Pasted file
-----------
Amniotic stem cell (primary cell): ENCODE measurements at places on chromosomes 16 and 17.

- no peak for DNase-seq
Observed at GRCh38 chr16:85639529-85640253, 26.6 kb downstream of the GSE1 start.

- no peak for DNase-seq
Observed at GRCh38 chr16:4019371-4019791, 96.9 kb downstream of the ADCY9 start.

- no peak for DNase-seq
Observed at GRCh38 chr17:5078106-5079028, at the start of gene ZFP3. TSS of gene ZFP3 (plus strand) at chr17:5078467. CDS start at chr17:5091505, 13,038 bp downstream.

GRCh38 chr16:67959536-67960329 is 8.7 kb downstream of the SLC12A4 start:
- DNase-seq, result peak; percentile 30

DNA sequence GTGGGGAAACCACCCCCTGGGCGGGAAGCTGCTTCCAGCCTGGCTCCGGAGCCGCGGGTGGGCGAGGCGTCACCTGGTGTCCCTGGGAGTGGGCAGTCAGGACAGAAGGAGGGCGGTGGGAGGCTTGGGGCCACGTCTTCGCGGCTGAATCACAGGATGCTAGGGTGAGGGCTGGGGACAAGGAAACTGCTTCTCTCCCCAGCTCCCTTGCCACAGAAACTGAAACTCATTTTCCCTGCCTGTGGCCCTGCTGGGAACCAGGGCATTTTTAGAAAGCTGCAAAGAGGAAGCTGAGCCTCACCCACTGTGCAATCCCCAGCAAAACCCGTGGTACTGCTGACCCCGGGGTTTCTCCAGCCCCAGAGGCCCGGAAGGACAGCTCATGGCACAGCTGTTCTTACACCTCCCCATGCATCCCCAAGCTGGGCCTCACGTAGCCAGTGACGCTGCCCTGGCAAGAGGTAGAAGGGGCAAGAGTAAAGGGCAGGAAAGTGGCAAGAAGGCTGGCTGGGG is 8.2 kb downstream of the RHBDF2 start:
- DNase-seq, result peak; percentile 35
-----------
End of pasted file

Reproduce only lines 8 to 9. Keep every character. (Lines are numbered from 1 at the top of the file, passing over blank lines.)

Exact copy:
GRCh38 chr16:67959536-67960329 is 8.7 kb downstream of the SLC12A4 start:
- DNase-seq, result peak; percentile 30